After establishing that a closely held corporation should be afforded protection under RFRA, the Court, in applying the RFRA standards, assumed that HHS had a compelling governmental interest in providing cost-free access to the contraceptives at issue, but found that the contraceptive mandate violated RFRA. It reasoned that the regulations providing for the mandate are not the least restrictive means of furthering such compelling interest. In support of its rationale, the Court pointed to the system HHS has put in place to accommodate religious nonprofit corporations with religious objections (certain “eligible organizations”), under which such corporations are permitted to opt out of directly providing contraceptive coverage. The majority opinion specifically did not address whether this accommodation complies with RFRA for purposes of all religious claims. However, Justice Kennedy’s concurrence suggests that the HHS accommodation might be acceptable. Under the applicable regulations, the group health insurance issuer is required to bear the cost of the accommodation and must not impose any cost-sharing requirements on the eligible organization, its insurance plan or its plan participants or beneficiaries. As noted in the majority opinion, HHS has determined that the issuer’s obligation is cost neutral. The accommodation regulations suggest that issuers have multiple options to achieve this cost neutrality, including (1) treating the cost for these services as an administrative cost to be spread across the issuer’s entire risk pool or (2) setting the premium for the eligible organization’s large group policy as if no payments for contraceptive services had been provided (in other words, pursuant to the actual terms of the group policy). Under the accommodation for self-insured arrangements, the third-party administrator must “provide or arrange” payments for contraceptive services (without imposing any cost-sharing requirements on the eligible organization, its plan or its plan participants or beneficiaries). An accommodation for a self-insured plan is intended to be financed through a federally-facilitated Exchange user fee adjustment.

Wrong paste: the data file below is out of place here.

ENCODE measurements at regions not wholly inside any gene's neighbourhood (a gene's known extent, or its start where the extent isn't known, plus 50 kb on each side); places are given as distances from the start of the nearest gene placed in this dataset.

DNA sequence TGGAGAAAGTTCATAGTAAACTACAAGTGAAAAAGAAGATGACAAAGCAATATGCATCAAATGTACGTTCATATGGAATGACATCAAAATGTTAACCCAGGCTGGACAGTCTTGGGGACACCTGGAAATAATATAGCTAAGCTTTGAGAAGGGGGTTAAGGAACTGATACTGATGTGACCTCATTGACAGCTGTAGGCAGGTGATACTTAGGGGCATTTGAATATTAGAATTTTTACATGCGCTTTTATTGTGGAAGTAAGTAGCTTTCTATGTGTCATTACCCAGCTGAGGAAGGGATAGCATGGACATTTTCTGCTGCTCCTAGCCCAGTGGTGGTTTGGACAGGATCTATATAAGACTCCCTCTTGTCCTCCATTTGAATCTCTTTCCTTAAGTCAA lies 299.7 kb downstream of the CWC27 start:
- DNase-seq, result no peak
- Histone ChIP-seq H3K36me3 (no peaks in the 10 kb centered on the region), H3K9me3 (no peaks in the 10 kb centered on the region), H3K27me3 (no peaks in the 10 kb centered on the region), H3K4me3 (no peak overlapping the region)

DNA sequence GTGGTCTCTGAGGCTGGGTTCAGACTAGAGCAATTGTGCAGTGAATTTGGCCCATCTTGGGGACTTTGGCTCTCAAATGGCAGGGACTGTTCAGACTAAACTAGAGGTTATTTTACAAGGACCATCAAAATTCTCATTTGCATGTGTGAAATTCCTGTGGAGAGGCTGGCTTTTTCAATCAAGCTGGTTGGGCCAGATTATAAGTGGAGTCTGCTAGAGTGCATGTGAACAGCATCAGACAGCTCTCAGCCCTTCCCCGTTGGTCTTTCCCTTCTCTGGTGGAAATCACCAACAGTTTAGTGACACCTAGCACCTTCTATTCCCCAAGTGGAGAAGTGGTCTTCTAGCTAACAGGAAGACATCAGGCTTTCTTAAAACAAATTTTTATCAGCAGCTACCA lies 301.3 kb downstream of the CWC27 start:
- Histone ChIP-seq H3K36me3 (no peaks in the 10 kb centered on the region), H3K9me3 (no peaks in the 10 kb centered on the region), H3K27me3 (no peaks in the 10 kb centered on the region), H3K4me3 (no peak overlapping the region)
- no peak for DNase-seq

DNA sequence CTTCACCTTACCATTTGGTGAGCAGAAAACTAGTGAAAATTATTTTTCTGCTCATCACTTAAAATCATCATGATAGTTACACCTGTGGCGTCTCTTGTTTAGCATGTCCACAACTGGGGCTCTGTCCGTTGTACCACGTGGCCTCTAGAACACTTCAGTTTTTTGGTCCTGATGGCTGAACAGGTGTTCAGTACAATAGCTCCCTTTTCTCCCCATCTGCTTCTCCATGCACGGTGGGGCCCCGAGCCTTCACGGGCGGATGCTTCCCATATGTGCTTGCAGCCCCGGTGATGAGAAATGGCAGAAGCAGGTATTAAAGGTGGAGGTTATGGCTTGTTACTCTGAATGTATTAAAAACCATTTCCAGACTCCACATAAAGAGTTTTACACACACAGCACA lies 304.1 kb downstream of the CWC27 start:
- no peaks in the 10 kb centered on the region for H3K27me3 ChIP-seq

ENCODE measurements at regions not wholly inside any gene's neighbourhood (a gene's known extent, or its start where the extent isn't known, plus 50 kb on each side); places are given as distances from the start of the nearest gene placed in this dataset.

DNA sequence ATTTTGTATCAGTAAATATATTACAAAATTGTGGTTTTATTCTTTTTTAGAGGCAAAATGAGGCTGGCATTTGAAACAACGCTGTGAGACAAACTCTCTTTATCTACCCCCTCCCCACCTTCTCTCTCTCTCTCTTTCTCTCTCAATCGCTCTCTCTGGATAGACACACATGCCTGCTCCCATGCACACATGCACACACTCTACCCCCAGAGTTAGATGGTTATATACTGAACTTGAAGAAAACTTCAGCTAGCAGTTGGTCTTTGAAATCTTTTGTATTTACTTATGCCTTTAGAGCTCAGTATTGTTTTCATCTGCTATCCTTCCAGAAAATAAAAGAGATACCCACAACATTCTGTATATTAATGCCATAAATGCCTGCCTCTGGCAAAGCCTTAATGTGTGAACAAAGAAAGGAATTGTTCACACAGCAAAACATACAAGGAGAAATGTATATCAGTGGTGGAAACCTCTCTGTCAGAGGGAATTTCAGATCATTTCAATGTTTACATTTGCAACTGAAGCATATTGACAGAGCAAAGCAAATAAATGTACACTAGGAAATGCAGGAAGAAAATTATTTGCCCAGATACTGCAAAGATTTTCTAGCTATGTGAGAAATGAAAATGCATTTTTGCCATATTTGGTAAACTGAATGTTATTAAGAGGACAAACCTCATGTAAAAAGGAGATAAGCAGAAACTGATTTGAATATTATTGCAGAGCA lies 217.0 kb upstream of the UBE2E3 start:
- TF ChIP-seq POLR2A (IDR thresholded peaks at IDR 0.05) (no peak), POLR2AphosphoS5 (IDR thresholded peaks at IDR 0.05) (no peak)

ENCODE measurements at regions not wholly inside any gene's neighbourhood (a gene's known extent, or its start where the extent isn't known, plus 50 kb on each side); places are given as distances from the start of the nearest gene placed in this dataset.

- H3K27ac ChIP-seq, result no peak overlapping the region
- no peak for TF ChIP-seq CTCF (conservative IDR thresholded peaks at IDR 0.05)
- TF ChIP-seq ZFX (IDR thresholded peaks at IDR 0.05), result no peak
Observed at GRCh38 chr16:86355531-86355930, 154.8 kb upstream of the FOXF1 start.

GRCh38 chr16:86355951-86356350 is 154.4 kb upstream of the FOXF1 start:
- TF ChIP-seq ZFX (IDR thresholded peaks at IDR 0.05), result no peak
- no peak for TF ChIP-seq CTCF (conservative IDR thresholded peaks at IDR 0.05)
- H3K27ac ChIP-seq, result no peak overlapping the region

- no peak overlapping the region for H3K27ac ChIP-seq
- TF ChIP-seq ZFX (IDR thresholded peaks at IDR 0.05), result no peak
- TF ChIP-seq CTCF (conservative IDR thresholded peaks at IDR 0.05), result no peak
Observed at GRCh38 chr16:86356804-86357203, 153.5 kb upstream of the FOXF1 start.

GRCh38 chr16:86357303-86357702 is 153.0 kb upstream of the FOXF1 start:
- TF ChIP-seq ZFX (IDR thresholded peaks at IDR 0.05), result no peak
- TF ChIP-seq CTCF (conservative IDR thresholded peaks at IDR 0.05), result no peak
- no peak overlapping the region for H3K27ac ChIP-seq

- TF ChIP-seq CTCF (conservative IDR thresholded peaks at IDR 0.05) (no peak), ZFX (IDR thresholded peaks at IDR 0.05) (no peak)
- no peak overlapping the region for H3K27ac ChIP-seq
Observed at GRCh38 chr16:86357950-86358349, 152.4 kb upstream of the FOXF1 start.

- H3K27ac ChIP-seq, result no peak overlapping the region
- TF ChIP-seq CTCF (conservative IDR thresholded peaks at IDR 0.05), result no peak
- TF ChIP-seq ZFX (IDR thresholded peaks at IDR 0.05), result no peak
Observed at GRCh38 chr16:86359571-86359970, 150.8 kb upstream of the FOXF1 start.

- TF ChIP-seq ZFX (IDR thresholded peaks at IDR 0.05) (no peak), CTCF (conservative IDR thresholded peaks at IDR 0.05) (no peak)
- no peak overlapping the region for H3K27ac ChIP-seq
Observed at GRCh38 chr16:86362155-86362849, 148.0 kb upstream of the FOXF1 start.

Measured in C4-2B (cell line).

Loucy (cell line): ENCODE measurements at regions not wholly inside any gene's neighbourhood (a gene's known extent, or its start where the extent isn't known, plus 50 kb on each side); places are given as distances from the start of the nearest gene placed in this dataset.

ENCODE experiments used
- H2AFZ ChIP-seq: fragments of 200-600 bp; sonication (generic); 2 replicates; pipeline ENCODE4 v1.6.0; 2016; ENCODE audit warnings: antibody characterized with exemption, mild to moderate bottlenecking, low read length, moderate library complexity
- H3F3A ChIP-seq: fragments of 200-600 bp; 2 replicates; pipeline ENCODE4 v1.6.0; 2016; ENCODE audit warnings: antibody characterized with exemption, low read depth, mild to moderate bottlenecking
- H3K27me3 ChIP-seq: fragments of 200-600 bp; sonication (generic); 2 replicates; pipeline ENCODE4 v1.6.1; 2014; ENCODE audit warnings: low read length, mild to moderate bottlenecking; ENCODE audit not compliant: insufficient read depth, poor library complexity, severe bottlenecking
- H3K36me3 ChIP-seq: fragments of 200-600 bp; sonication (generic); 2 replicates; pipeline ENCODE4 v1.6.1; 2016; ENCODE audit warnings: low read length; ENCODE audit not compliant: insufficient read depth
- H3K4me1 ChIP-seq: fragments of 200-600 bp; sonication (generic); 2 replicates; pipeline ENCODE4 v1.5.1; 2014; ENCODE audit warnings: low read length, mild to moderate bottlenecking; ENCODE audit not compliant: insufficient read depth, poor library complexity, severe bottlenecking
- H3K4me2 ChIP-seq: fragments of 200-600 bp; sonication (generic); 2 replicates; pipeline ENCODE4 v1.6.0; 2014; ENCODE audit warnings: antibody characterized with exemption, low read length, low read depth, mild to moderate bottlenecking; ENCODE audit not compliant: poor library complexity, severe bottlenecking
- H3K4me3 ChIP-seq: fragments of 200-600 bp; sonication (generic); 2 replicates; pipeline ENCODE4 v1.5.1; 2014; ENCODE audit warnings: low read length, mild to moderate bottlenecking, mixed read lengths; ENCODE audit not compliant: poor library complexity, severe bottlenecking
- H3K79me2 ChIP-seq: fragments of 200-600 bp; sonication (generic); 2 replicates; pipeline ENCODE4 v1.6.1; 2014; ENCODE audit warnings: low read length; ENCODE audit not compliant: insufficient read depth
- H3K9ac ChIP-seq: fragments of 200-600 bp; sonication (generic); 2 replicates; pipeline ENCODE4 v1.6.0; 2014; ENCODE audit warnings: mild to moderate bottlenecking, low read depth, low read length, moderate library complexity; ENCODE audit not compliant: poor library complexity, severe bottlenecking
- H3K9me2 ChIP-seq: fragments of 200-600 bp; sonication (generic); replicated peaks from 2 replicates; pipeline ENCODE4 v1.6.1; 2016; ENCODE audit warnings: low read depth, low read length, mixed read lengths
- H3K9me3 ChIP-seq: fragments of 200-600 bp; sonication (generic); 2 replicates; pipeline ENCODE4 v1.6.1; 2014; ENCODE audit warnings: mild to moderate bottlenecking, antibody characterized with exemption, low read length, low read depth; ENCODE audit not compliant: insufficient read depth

So What Does This Mean?

The decision represents a significant boundary regarding the scope of the ACA. However, the parameters of the decision may only be relevant (for now) to those “closely held” for-profit corporations with religious objections to contraceptive coverage. The case only involves three family-owned businesses that use the corporate form. Nonetheless, the Court repeatedly uses the term “closely-held corporation” as opposed to “family-owned” or “family-operated” corporations, and left unanswered what is meant by “closely held corporation.” It remains to be seen whether companies will simply borrow the IRS definition of “closely held corporations,” specifically, a corporation that has more than 50 percent of the value of its outstanding stock owned (directly or indirectly) by five or fewer individuals at any time during the last half of the tax year (excluding any personal-service corporations), or view the “closely-held” rule in terms of ownership, control and operation.

Editor’s Note: This blog post is a joint submission with BakerHostetler’s Health Law Update blog.